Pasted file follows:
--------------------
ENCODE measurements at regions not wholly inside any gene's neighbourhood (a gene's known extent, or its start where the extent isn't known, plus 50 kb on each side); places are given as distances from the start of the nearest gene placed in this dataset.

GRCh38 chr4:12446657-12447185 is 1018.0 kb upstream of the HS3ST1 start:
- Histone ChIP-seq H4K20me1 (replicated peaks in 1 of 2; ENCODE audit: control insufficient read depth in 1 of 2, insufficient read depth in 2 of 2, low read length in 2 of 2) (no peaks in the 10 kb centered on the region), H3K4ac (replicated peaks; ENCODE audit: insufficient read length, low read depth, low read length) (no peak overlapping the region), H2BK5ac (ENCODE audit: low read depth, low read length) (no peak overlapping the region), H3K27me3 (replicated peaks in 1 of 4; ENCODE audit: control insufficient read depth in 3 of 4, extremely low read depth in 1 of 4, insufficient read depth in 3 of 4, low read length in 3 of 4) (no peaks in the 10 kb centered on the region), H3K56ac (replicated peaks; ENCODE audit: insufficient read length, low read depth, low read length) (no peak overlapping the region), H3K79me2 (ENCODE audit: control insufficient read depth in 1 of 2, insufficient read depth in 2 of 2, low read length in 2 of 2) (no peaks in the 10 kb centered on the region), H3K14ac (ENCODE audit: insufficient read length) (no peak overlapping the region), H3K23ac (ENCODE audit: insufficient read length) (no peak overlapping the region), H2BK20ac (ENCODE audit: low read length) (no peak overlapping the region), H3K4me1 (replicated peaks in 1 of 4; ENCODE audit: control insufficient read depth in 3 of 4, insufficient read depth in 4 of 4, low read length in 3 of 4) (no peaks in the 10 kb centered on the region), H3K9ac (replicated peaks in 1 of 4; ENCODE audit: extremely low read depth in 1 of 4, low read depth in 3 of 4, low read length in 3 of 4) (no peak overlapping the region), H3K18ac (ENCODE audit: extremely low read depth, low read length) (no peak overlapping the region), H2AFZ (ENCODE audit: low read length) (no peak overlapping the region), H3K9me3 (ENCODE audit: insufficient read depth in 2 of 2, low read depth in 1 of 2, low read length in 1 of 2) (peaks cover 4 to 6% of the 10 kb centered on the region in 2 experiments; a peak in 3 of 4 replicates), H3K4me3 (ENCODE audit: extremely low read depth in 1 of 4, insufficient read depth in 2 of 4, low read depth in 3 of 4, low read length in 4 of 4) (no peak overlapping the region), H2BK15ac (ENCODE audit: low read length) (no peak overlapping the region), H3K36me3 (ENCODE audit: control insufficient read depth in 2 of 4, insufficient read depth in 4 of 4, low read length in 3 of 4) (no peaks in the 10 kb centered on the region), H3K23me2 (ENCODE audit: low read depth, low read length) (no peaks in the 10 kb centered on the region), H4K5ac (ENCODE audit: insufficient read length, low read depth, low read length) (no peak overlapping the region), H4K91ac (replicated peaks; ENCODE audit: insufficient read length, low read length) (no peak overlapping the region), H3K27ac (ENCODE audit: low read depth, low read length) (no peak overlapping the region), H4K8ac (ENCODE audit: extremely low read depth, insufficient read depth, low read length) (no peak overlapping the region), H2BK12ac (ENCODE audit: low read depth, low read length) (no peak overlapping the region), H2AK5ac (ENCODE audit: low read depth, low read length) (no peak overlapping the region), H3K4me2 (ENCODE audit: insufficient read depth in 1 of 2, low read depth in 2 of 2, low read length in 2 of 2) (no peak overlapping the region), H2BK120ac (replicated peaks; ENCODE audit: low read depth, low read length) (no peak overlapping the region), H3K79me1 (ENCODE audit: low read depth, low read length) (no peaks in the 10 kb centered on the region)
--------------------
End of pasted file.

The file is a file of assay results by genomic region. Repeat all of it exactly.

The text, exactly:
ENCODE measurements at regions not wholly inside any gene's neighbourhood (a gene's known extent, or its start where the extent isn't known, plus 50 kb on each side); places are given as distances from the start of the nearest gene placed in this dataset.

GRCh38 chr4:12446657-12447185 is 1018.0 kb upstream of the HS3ST1 start:
- Histone ChIP-seq H4K20me1 (replicated peaks in 1 of 2; ENCODE audit: control insufficient read depth in 1 of 2, insufficient read depth in 2 of 2, low read length in 2 of 2) (no peaks in the 10 kb centered on the region), H3K4ac (replicated peaks; ENCODE audit: insufficient read length, low read depth, low read length) (no peak overlapping the region), H2BK5ac (ENCODE audit: low read depth, low read length) (no peak overlapping the region), H3K27me3 (replicated peaks in 1 of 4; ENCODE audit: control insufficient read depth in 3 of 4, extremely low read depth in 1 of 4, insufficient read depth in 3 of 4, low read length in 3 of 4) (no peaks in the 10 kb centered on the region), H3K56ac (replicated peaks; ENCODE audit: insufficient read length, low read depth, low read length) (no peak overlapping the region), H3K79me2 (ENCODE audit: control insufficient read depth in 1 of 2, insufficient read depth in 2 of 2, low read length in 2 of 2) (no peaks in the 10 kb centered on the region), H3K14ac (ENCODE audit: insufficient read length) (no peak overlapping the region), H3K23ac (ENCODE audit: insufficient read length) (no peak overlapping the region), H2BK20ac (ENCODE audit: low read length) (no peak overlapping the region), H3K4me1 (replicated peaks in 1 of 4; ENCODE audit: control insufficient read depth in 3 of 4, insufficient read depth in 4 of 4, low read length in 3 of 4) (no peaks in the 10 kb centered on the region), H3K9ac (replicated peaks in 1 of 4; ENCODE audit: extremely low read depth in 1 of 4, low read depth in 3 of 4, low read length in 3 of 4) (no peak overlapping the region), H3K18ac (ENCODE audit: extremely low read depth, low read length) (no peak overlapping the region), H2AFZ (ENCODE audit: low read length) (no peak overlapping the region), H3K9me3 (ENCODE audit: insufficient read depth in 2 of 2, low read depth in 1 of 2, low read length in 1 of 2) (peaks cover 4 to 6% of the 10 kb centered on the region in 2 experiments; a peak in 3 of 4 replicates), H3K4me3 (ENCODE audit: extremely low read depth in 1 of 4, insufficient read depth in 2 of 4, low read depth in 3 of 4, low read length in 4 of 4) (no peak overlapping the region), H2BK15ac (ENCODE audit: low read length) (no peak overlapping the region), H3K36me3 (ENCODE audit: control insufficient read depth in 2 of 4, insufficient read depth in 4 of 4, low read length in 3 of 4) (no peaks in the 10 kb centered on the region), H3K23me2 (ENCODE audit: low read depth, low read length) (no peaks in the 10 kb centered on the region), H4K5ac (ENCODE audit: insufficient read length, low read depth, low read length) (no peak overlapping the region), H4K91ac (replicated peaks; ENCODE audit: insufficient read length, low read length) (no peak overlapping the region), H3K27ac (ENCODE audit: low read depth, low read length) (no peak overlapping the region), H4K8ac (ENCODE audit: extremely low read depth, insufficient read depth, low read length) (no peak overlapping the region), H2BK12ac (ENCODE audit: low read depth, low read length) (no peak overlapping the region), H2AK5ac (ENCODE audit: low read depth, low read length) (no peak overlapping the region), H3K4me2 (ENCODE audit: insufficient read depth in 1 of 2, low read depth in 2 of 2, low read length in 2 of 2) (no peak overlapping the region), H2BK120ac (replicated peaks; ENCODE audit: low read depth, low read length) (no peak overlapping the region), H3K79me1 (ENCODE audit: low read depth, low read length) (no peaks in the 10 kb centered on the region)